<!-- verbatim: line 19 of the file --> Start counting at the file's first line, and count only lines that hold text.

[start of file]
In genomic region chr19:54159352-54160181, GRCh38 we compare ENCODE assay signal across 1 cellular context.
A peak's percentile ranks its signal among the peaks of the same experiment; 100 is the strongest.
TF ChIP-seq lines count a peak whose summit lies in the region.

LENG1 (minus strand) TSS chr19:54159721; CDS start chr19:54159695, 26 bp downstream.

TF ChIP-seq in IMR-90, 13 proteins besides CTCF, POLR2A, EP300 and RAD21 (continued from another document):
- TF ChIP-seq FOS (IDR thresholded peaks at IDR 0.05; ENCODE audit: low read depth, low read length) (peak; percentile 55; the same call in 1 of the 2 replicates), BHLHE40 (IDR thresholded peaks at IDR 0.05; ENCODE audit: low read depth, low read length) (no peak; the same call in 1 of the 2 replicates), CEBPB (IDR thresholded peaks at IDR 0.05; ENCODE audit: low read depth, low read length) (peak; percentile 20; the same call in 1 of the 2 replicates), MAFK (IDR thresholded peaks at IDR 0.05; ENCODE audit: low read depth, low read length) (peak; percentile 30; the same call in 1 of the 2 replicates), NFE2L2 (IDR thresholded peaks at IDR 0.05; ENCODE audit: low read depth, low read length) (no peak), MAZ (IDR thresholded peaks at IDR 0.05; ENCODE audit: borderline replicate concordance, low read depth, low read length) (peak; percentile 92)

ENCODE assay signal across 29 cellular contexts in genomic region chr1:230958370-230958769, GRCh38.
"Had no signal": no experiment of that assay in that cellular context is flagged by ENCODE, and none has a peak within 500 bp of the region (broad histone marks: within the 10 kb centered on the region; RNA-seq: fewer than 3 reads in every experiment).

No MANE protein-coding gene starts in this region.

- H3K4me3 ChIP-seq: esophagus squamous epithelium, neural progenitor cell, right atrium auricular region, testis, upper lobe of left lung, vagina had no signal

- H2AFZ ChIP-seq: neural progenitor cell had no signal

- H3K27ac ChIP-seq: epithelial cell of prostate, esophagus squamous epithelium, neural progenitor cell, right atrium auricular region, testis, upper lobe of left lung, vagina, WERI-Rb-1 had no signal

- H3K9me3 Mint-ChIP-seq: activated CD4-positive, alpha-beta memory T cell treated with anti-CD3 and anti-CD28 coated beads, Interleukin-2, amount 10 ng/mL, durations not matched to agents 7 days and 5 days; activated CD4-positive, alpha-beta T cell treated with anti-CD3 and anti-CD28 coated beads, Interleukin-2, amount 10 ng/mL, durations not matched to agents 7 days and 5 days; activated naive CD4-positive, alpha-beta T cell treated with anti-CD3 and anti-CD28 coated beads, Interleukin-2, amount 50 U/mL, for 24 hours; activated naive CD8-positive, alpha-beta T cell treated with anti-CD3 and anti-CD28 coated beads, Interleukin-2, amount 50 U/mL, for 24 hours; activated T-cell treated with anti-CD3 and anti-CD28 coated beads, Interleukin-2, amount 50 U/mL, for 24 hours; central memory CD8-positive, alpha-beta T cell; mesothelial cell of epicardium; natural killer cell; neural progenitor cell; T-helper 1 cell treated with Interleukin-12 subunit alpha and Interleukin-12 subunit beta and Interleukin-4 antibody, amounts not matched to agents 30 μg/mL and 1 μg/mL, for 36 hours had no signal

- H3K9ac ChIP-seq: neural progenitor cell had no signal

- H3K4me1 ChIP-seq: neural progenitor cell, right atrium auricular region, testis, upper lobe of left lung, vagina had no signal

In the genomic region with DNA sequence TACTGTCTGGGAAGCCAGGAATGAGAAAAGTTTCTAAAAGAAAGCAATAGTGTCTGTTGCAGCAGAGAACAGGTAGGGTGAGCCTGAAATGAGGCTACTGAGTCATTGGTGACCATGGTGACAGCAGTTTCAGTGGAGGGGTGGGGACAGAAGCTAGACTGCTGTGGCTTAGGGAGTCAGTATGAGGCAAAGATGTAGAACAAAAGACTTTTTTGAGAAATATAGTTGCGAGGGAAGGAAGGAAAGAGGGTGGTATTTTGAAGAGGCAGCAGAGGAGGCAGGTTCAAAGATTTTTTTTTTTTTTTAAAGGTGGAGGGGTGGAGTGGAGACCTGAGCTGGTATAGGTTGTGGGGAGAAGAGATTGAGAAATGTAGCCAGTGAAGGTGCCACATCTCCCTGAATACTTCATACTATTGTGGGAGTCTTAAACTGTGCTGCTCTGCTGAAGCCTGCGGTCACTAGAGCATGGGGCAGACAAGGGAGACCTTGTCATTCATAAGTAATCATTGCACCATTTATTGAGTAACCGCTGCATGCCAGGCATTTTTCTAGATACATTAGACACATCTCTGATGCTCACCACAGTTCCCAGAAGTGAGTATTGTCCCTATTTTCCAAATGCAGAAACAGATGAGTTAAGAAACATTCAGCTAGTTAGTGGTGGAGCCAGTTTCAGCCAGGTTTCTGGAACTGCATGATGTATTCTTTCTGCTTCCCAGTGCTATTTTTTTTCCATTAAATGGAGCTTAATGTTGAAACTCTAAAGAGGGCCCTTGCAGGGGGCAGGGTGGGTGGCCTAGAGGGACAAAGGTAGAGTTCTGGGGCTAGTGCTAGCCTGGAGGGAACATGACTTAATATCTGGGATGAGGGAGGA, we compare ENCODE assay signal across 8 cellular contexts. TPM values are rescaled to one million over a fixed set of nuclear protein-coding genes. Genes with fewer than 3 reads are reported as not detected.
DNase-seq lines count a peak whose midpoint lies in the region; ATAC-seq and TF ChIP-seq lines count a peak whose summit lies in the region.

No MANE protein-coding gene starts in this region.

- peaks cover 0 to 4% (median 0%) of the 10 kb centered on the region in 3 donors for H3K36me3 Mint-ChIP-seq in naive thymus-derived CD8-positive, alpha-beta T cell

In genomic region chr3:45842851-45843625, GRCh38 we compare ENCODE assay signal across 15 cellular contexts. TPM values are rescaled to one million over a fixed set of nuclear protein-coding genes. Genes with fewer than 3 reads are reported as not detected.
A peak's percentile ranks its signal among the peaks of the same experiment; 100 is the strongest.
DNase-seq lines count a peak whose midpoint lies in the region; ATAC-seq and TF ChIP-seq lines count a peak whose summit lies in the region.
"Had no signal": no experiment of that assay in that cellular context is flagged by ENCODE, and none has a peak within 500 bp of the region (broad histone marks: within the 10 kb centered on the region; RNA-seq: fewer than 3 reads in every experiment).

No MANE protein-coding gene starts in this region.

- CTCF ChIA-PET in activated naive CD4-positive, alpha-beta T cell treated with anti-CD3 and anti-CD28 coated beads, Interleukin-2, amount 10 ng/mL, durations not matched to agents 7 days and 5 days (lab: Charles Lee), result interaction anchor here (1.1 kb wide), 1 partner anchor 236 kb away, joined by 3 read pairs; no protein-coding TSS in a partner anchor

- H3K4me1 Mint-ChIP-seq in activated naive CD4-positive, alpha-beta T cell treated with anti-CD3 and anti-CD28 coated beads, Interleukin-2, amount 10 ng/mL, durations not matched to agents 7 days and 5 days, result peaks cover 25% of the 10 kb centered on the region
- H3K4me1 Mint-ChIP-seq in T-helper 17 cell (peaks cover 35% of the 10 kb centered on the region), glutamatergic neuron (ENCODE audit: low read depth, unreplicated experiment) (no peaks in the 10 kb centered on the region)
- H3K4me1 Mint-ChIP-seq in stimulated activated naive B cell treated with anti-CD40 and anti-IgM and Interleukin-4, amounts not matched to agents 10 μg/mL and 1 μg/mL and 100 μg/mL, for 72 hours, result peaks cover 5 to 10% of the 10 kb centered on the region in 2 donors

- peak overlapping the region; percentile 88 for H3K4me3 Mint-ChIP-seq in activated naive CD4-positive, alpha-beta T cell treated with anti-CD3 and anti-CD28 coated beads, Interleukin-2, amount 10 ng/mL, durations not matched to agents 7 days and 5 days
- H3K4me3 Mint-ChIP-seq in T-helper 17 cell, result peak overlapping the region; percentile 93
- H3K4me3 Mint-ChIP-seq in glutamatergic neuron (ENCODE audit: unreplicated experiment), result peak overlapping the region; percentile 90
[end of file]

- peaks cover 0 to 4% (median 0%) of the 10 kb centered on the region in 3 donors for H3K36me3 Mint-ChIP-seq in naive thymus-derived CD8-positive, alpha-beta T cell